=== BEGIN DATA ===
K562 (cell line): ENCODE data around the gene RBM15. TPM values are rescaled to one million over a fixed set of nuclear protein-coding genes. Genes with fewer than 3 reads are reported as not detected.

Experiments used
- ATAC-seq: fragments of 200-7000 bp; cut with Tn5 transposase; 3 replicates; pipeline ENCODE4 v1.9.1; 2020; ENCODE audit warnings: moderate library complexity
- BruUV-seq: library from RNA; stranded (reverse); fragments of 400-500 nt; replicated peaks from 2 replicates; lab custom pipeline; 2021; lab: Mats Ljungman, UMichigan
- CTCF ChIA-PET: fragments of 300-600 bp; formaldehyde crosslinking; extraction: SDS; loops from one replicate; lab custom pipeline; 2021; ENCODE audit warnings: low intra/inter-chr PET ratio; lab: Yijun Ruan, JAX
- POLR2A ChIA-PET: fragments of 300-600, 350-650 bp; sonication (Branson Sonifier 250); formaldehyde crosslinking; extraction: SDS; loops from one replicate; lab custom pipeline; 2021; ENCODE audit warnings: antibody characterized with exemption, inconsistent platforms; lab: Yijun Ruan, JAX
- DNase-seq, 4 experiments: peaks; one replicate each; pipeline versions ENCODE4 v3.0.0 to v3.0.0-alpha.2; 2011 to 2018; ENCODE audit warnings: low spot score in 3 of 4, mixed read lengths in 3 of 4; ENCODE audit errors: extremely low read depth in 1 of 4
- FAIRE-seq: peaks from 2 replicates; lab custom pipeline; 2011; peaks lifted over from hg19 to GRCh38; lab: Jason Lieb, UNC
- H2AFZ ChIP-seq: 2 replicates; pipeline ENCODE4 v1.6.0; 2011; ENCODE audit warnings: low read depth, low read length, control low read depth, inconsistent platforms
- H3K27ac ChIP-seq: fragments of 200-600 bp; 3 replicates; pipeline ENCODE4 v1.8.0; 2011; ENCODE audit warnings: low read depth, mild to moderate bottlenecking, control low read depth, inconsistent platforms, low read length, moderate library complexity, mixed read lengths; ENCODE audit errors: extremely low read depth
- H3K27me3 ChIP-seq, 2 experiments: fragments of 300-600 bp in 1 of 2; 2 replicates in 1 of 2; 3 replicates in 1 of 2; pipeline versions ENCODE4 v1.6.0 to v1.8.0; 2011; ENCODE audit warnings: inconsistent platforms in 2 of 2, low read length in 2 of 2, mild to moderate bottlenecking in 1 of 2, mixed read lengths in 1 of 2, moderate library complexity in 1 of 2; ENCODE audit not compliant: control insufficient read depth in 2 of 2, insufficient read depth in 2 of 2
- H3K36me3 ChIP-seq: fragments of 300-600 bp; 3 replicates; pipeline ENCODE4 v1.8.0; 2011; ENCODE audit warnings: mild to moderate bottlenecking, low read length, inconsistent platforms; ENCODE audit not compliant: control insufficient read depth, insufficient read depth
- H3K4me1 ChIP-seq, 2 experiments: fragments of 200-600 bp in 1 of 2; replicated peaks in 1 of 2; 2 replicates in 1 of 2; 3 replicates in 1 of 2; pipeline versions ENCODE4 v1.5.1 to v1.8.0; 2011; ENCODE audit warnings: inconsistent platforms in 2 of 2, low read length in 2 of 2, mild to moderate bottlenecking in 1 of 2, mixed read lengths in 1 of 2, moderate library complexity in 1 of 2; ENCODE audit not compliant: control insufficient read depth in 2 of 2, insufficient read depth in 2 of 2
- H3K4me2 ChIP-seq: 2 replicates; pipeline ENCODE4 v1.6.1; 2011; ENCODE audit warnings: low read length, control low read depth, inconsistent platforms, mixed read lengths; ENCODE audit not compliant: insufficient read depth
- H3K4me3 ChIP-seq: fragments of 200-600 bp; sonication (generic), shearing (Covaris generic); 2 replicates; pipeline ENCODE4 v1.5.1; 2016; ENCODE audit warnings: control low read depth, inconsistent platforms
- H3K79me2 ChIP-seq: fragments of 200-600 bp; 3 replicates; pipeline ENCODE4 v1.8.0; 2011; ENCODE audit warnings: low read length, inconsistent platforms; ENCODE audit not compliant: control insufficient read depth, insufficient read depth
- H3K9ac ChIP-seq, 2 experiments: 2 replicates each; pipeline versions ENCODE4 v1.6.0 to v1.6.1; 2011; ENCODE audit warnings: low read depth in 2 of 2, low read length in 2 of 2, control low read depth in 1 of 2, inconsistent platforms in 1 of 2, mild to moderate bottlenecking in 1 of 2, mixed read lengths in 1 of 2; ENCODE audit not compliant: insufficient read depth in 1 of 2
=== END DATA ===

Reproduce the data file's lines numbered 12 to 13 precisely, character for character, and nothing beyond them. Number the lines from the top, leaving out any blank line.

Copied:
- H3K36me3 ChIP-seq: fragments of 300-600 bp; 3 replicates; pipeline ENCODE4 v1.8.0; 2011; ENCODE audit warnings: mild to moderate bottlenecking, low read length, inconsistent platforms; ENCODE audit not compliant: control insufficient read depth, insufficient read depth
- H3K4me1 ChIP-seq, 2 experiments: fragments of 200-600 bp in 1 of 2; replicated peaks in 1 of 2; 2 replicates in 1 of 2; 3 replicates in 1 of 2; pipeline versions ENCODE4 v1.5.1 to v1.8.0; 2011; ENCODE audit warnings: inconsistent platforms in 2 of 2, low read length in 2 of 2, mild to moderate bottlenecking in 1 of 2, mixed read lengths in 1 of 2, moderate library complexity in 1 of 2; ENCODE audit not compliant: control insufficient read depth in 2 of 2, insufficient read depth in 2 of 2